Jul 13, 2011

Aboriginals of Australia: Chaney on Indigenous mission

Former Federal Minister for Aboriginal Affairs Fred Chaney pushes for constitutional change that recognises Indigenous Australians - improving the reconciliation process.

Below is an article published by Moree Champion

Former Federal Minister for Aboriginal Affairs Fred Chaney was in Moree on Wednesday to discuss changes to the Constitution that would recognise Indigenous Australians.

Mr Chaney had breakfast with 10 Aboriginal Elders in the Banquet Hall, before spending the day meeting the public at the Multi-Purpose Centre.

Mr Chaney, 69, is one of 22 members of the Federal Government’s Expert Panel on Constitutional Recognition of Aboriginal and Torres Strait Islander Peoples.

The panel members are travelling around the country to find out how people think Indigenous Australians should be recognised in the Constitution.

They will be visiting 65 locations between them between May and September.

Their report is due on December 1.

Mr Chaney said any proposed Constitutional change had to be unifying, legally sound, beneficial to Aborigines and capable of being supported by an overwhelming majority of Australians.

He said because just eight out of 44 referenda had been approved in Australia’s history, the panel would only recommend changes they thought had broad and bipartisan support.

Mr Chaney said broad and bipartisan support for Constitutional change seemed to exist.

He mentioned a Newspoll survey that showed about 75 per cent of Australians were sympathetic to the idea of amending the Constitution to recognise Indigenous Australians.

He also pointed out that the panel contained four parliamentarians from across the political spectrum - Janelle Saffin (Labor), Ken Wyatt (Liberal), Rachel Siewer (Greens) and Rob Oakeshott (Independent).

“We’re in the unusual position where we have got support across the political spectrum,” he said.

Mr Chaney said Wednesday’s breakfast meeting suggested the local Aboriginal community supported Constitutional change.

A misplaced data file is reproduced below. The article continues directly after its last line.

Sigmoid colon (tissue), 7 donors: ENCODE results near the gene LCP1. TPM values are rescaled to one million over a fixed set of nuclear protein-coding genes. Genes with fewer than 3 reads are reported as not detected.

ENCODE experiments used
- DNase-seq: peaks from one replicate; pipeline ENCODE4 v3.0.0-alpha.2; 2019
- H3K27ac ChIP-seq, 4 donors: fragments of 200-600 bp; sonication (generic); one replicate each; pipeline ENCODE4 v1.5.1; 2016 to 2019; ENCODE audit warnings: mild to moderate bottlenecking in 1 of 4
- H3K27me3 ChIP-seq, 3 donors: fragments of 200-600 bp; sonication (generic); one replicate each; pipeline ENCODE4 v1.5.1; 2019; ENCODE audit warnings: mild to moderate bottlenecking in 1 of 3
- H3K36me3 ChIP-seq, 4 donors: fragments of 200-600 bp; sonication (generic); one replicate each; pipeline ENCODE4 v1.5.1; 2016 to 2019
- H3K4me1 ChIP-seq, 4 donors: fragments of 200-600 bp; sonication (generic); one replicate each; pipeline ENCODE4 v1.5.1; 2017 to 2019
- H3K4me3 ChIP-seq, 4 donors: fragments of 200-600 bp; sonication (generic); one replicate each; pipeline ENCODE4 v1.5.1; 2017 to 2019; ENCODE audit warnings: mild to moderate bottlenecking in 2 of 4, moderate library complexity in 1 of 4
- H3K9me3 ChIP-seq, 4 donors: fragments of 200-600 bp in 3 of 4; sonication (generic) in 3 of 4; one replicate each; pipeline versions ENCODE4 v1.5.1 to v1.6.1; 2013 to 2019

“It was very favourable to the idea and concerned that the idea should be one that was acceptable to the wider community,” he said.

The Elders, he said, spoke about the difficulties of the past, and expressed hope that Constitutional change would improve the Reconciliation process.

He described the mood of the meeting as sober - there was no cynicism, but no false optimism either.

“No one was thinking this was going to be a magic solution to all the problems.”

Mr Chaney said the Elders had a role in spreading the message of Constitutional change to the rest of the Moree - which he was optimistic they would do.

He said because the panel didn’t have enough time to meet a mass of Australians, it would be helpful if those they did meet spread the word.

Mr Chaney said he had been invited to be join the panel - and that he had accepted because of his long-standing commitment to Reconciliation.

“I’ve been involved in Aboriginal matters since I was a schoolboy,” he said.

While he called Australia “the most successful country in the world”, he also said it was “never perfect”.

“The thing I’ve always thought is the one thing we haven’t gotten right is our relationship with our Aboriginal and Torres Strait Islander peoples,” he said.

But he did say there had been huge advances in Aboriginal rights and tackling Aboriginal disadvantage.

“I think we’ve made huge progress in my lifetime,” he said.

Mr Chaney was in Federal politics from 1973-1993. He was Minister for Aboriginal Affairs in the Fraser Government from 1978-80.

The panel is co-chaired by lawyer Mark Leibler and Aboriginal activist Patrick Dodson.

More than half its members are Aboriginal - including Kamilaroi Lauren Ganley, who is general manager of Telstra’s National Indigenous Directorate.

Other panel members include prominent Aboriginal activists Noel Pearson, Mick Gooda and Marcia Langton.